Children are constantly growing, both mentally and physically, and their brains require the fuel to operate at peak capacity. This fuel comes from a balanced diet that provides the right mix of protein and carbohydrates, which will ensure brain function isn't impeded. Certain foods provide the nutrients that will ensure your child will stay focused in school. If you have concerns about your child's nutrition, ask your pediatrician if supplements are appropriate.
Glucose and Protein
Brain cells require glucose to manufacture enzymes and neurotransmitters that are carried to nerve endings. Glucose enters the blood stream via carbohydrates. Low levels of blood glucose can leave a child feeling groggy and inattentive, so ensure your child has a healthy, balanced breakfast that will release energy slowly and consistently, as opposed to a sugary snack that causes a burst of high energy followed by a crash. Protein is also important for functions such as metabolism, cell signaling and cell adhesion, all of which contribute to the brain functioning normally. Complex carbohydrates in foods such as whole-wheat bread and oatmeal will provide a steady, consistent level of energy throughout the day that will aid a child's attention span. Eggs any style, meats, dairy products and beans are a reliable source of protein.
One of the dietary solutions that can improve a child's focus is magnesium, as a magnesium deficiency can contribute to a lack of focus and a decreased attention span. Spinach is an excellent source of magnesium. Other foods that are high in magnesium include eggplant, tofu, salmon, bananas, shrimp, rice, yams, sardines, corn and mozzarella cheese. For a magnesium-rich meal, make a cold rice salad with salmon and spinach. Mix every thing together with a creamy dressing to make it appealing to your kids.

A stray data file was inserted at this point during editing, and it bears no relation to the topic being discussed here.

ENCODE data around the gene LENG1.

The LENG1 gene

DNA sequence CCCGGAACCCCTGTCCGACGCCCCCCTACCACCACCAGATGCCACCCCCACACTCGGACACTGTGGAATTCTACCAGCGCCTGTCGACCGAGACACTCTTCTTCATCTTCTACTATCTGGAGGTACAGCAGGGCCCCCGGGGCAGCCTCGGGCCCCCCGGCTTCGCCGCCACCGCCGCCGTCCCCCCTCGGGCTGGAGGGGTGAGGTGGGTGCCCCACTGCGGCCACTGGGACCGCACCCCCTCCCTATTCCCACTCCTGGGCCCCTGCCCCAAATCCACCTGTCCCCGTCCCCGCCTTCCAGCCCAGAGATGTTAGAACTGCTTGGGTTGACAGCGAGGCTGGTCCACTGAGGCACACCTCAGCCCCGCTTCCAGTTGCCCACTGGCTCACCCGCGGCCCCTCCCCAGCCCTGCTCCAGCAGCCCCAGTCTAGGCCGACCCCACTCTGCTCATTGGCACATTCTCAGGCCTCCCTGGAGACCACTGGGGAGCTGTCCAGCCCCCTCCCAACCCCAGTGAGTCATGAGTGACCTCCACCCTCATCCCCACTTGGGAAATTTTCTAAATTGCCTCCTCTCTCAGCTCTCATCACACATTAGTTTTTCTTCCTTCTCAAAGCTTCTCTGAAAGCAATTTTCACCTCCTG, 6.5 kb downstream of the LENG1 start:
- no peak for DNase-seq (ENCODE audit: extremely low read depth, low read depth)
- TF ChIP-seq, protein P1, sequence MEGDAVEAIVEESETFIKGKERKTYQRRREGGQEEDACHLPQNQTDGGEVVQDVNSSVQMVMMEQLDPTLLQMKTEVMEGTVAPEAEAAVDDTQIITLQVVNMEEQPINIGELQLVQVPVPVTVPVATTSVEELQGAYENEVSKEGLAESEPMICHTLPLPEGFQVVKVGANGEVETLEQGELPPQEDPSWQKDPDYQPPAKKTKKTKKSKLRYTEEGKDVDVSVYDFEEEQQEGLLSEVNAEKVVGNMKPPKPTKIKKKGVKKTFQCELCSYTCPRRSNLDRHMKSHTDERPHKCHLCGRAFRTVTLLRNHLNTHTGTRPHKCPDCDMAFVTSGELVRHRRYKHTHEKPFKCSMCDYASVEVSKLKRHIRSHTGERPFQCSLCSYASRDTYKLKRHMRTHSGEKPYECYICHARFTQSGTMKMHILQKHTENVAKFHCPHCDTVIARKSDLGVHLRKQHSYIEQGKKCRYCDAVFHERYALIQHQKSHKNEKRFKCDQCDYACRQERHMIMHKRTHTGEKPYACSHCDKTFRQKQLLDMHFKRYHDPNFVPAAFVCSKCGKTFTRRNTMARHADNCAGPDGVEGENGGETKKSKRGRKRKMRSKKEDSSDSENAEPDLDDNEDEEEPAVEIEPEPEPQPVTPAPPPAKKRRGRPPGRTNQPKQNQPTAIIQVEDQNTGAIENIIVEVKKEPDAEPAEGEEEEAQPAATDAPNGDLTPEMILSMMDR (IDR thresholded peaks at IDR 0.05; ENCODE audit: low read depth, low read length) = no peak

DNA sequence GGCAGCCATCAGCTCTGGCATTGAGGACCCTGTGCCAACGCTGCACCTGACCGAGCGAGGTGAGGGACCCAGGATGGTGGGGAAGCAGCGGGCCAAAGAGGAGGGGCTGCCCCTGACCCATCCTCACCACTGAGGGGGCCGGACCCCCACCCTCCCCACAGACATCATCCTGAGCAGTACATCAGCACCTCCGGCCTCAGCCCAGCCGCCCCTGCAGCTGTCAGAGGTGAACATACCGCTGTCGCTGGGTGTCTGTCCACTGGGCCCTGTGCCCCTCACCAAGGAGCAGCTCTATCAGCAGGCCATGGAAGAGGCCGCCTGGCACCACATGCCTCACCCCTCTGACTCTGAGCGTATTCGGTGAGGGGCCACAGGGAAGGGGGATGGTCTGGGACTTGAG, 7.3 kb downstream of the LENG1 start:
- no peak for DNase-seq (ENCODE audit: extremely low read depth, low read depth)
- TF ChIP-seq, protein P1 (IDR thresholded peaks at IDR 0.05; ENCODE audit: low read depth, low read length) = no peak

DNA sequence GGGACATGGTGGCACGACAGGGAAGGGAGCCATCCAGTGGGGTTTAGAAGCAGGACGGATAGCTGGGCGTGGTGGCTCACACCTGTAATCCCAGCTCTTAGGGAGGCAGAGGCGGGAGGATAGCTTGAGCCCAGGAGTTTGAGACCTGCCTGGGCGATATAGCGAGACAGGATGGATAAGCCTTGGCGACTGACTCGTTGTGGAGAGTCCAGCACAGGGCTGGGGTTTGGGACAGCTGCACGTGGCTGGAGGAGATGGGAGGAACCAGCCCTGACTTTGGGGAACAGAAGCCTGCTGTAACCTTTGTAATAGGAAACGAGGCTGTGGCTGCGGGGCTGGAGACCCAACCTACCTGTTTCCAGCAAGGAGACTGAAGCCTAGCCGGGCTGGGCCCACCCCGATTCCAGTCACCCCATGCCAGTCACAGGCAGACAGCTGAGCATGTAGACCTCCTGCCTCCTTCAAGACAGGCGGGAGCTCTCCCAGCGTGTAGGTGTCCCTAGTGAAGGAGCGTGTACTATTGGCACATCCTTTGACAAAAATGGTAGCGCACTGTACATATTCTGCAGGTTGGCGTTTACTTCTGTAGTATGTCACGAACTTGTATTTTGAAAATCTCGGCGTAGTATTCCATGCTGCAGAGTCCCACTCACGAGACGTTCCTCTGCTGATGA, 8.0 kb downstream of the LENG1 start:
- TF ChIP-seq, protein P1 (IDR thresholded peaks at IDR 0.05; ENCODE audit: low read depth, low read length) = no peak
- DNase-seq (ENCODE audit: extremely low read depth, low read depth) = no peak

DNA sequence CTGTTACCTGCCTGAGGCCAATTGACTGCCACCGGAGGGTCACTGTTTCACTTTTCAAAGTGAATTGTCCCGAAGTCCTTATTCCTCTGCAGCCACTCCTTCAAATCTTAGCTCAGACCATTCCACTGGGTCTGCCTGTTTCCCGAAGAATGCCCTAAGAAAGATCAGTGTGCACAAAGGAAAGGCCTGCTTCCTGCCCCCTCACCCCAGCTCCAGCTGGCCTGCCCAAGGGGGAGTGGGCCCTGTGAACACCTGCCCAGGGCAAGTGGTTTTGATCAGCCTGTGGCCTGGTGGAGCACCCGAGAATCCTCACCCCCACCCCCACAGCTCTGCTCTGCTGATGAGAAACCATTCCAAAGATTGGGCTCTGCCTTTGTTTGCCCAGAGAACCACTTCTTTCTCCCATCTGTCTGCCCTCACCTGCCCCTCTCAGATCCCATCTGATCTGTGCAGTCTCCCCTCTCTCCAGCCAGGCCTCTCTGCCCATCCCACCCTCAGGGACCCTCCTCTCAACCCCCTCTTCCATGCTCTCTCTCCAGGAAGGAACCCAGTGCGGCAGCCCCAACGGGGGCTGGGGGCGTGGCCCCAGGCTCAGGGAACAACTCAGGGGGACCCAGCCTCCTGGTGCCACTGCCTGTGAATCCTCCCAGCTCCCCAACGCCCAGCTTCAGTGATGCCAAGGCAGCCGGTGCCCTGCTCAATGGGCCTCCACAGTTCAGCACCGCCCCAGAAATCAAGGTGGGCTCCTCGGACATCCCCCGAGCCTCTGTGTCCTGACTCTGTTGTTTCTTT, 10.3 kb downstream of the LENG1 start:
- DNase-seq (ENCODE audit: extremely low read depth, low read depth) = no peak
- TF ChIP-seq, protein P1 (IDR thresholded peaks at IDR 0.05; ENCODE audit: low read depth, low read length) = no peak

Vitamin C plays an important role in synthesizing neurotransmitters, which are necessary for proper brain function. Foods containing vitamin C include citrus fruits, cranberries, broccoli, Brussels sprouts, peas, sweet potatoes and peppers. An excellent way to provide vitamin C is in a breakfast smoothie. Combine orange juice, strawberries, mango chunks and bananas in your blender. Add a few ice cubes and blend until smooth for a vitamin-C rich smoothie.
Omega-3 and Omega-6 fatty acids are "good fats" that contribute to keeping the brain functioning at its peak capacity. These essential fatty acids aren't produced by the human body, and must be ingested via food or nutritional supplements. Fatty fish such as salmon, halibut and tuna contain high levels of Omega-3 fatty acids, as do avocados and macadamia nuts. Essential fatty acids are crucial in forming healthy cell membranes that are vital to cell signalling. Include more of these healthy fats in your kid's diet by making a mixed green salad topped with salmon, avocado, tomato, corn and creamy dressing.
The human body requires vitamin B6 to manufacture brain chemicals such as serotonin, dopamine, and norepinephrine — all of which are are crucial in the healthy function of the human brain. Too much B6, however, may be harmful to a child, so giving vitamin B6 in a supplement should only be administered under a doctor's supervision. A safe way to provide B6 to your child is through foods containing high levels of vitamin B6, which include spinach, bell peppers and turnip greens. Make these B-6 rich veggies more appealing by hiding them in an omelet. Saute some spinach and bell peppers with a bit of ranch-flavored seasoning mix. When the omelet is cooked, drizzle some ketchup or creamy dressing on top.
- University of Maryland Medical Center: Attention Deficit Hyperactivity Disorder
- ConAgra Foods: Improve Your Day with a Balanced Breakfast
- ADHD Child Parenting: Treatment for ADD and ADHD Medication Not Required
- Health Boundaries Bite: Foods Containing Magnesium
- 3 Steps to Conquering ADHD: ADHD and Vitamin C; Jon Bennett
- University of Maryland Medical Center: Omega-3 Fatty Acids
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